Masters of Horror (2005–2007)
6.4/10
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40 user 27 critic

Sick Girl 

A story about an evil bug with the ability to change people's behavior, a commentary on the dangers of moving into a relationship too quickly.

Director:

Lucky McKee

Writers:

Mick Garris (creator), Sean Hood (teleplay) | 2 more credits »
Reviews

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Cast

Episode cast overview:
Mike McKee Mike McKee ... Professor Malcolm Wolf
Erin Brown ... Misty Falls
Angela Bettis ... Ida Teeter
Jesse Hlubik ... Max Grubb
Marcia Bennett ... Lana Beasley
Chandra Berg Chandra Berg ... The Ladybug
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Storyline

The lonely, shy and lesbian etymologist Ida Teeter of The McNaughton Museum of Natural History is obsessed by her "pets", actually her collection of insects. She works with her colleague and friend Max, also her advisor in sexual behavior. Ida receives an anonymous package from Brazil with an unclassified insect but the weird bug breaks free from the box. Meanwhile Ida falls in love for the gorgeous Misty Falls, who is bitten and infected by the bug and moves to Ida's apartment. When Ida receives letters from her former Professor Malcolm Wolf explaining how the insect reproduces and transforms the animals he bites, Ida is apprehensive about Misty. Written by Claudio Carvalho, Rio de Janeiro, Brazil

Plot Summary | Plot Synopsis

Genres:

Horror

Certificate:

TV-MA | See all certifications »

Parents Guide:

View content advisory »
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Details

Country:

USA | Canada

Language:

English

Release Date:

13 January 2006 (USA) See more »

Company Credits

Show more on IMDbPro »

Technical Specs

Runtime:

Color:

Color

Aspect Ratio:

1.78 : 1
See full technical specs »
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Did You Know?

Trivia

Erin Brown's character is named Misty, which is a nod to the actress' alias for her erotic movies career, Misty Mundae. See more »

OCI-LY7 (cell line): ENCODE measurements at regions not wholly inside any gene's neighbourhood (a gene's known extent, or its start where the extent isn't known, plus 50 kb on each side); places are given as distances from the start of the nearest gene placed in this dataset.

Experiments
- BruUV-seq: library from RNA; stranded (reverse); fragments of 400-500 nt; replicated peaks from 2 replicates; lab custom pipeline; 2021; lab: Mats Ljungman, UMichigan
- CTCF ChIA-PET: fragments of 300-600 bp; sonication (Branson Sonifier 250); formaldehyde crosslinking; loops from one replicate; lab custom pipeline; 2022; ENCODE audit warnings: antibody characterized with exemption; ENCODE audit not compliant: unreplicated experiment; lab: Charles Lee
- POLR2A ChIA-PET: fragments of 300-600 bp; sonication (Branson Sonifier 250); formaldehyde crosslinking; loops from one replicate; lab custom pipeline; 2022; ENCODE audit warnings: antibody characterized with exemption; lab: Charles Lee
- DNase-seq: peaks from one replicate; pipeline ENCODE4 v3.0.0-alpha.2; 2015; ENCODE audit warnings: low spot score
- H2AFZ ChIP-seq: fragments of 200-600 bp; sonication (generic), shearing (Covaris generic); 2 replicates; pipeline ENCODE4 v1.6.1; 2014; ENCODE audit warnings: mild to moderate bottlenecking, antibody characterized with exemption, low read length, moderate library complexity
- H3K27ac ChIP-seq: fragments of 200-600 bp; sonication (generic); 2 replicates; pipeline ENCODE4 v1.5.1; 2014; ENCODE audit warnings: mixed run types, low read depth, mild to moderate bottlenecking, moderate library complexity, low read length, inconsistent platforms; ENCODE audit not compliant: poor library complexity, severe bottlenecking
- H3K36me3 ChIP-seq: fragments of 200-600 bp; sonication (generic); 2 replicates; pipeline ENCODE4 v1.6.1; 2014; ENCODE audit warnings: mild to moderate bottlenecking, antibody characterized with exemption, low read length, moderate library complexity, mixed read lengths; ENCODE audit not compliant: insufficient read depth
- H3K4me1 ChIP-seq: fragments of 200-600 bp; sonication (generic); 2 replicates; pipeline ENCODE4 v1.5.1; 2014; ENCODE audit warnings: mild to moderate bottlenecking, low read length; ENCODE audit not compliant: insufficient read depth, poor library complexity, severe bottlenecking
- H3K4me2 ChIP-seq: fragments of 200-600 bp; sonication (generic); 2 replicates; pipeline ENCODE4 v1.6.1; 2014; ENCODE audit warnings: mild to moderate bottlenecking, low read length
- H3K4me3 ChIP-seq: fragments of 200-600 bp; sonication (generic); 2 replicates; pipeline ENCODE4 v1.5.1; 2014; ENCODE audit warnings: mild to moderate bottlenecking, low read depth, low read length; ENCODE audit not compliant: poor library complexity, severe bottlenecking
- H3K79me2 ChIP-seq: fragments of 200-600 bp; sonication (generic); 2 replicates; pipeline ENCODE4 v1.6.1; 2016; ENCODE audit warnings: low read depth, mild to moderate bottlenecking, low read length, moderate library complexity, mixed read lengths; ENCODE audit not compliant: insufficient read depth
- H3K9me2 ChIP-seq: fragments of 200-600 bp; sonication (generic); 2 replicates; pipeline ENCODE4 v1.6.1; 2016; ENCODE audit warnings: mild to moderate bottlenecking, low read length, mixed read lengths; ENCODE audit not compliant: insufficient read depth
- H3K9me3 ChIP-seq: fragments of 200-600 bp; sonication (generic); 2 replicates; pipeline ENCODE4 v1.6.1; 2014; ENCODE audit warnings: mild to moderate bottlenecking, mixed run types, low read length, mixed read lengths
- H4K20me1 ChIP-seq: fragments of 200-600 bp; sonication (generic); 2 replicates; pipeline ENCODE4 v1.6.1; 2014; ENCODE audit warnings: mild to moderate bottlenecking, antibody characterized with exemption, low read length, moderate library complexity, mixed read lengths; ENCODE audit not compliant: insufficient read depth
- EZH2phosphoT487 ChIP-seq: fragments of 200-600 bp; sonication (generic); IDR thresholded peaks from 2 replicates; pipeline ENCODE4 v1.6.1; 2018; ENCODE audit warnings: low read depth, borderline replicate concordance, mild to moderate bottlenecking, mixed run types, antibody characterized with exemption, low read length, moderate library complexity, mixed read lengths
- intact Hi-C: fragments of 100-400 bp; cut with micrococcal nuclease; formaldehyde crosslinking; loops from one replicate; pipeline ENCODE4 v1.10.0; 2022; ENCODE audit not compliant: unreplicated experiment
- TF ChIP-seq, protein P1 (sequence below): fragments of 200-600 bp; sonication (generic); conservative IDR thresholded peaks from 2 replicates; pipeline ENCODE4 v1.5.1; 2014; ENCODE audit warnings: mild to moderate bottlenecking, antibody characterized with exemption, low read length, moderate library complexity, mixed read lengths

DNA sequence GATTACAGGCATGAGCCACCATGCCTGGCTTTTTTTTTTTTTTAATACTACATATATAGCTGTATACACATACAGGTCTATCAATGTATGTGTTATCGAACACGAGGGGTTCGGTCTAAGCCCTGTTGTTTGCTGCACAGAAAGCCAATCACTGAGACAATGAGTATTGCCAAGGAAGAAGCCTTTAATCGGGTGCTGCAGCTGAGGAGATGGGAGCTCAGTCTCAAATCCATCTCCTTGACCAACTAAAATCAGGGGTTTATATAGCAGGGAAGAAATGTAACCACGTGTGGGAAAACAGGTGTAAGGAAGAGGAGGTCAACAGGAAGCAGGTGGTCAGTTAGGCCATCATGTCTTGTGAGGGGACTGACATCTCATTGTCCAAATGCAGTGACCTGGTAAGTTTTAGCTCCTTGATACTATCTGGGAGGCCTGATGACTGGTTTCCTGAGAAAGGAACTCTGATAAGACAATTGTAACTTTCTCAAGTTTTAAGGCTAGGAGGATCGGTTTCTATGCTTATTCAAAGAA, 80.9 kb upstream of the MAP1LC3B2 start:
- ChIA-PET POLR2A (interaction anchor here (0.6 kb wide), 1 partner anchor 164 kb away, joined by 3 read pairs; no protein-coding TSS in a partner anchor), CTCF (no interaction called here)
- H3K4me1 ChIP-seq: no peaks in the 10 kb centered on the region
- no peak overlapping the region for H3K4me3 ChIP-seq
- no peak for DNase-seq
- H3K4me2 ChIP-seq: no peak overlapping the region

Quotes

Ida Teeter: It's bad enough she was saying those things about us, but Betty! Oh, geez, Betty. You were laughing
Misty Falls: So I was laughing. Big, flip, fucking deal, Ida. You are such a baby. I sat here all day, washing your dirty underwear, doing your dishes, and feeding your stupid fucking bugs, and you try to give me shit? That cunt down the hall is the one you should be mad at, not me, god damn it!
Ida Teeter: Misty, I'm just, I- I'm sorry.
Misty Falls: You ungrateful, whiney little bitch. I should rip your fucking eyes out for talking ...
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Connections

Features The Big, Weird Normal (2002) See more »

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User Reviews

 
a novice "Master" produces one of the series' better episodes
30 June 2006 | by Jonny_NumbSee all my reviews

There is a certain unease to the supplements on the 'Sick Girl' DVD. Director Lucky McKee is strangely reserved in divulging the details of his life and career, as are the collaborators interviewed for the 'Working with a Master' featurette. It's not hard to see why; as many others (even "Masters of Horror" creator Mick Garris) have pointed out, McKee is a director with only one (publicly released) horror film to his name. Granted, that film is the stunning, oddly sad sleeper "May" (which even Roger Ebert awarded 4 stars), which contained a star-making performance from Angela Bettis (who truly lends professionalism and skill to an oft-derided genre). One should also keep in mind that McKee was added to the "Masters" roster when George Romero dropped out, and it is therefore not a matter of privilege, but necessity, that produced his entry, which plays runner-up only to John Landis' excellent 'Deer Woman.' As in "May," the director shows his knack for putting the veiled motives of human behavior and the complexities of relationships out in the open. 'Sick Girl' follows lonely lesbian scientist Ida (Angela Bettis) who is enamored of the mysterious Misty (Erin Brown, aka Misty Mundae, of "Duck!"), whom she becomes involved; Ida is in love with bugs, and when Misty is bitten by an 'aggressive' new addition, she gradually begins to lose her sanity. While the climax makes full use of the KNB FX budget, the episode is more engaging in the eccentric relationship these two women share, making the viewer truly care as things become increasingly weird. Save for a silly final scene, this is easily one of the best MOH episodes I've seen thus far.

6.5 out of 10


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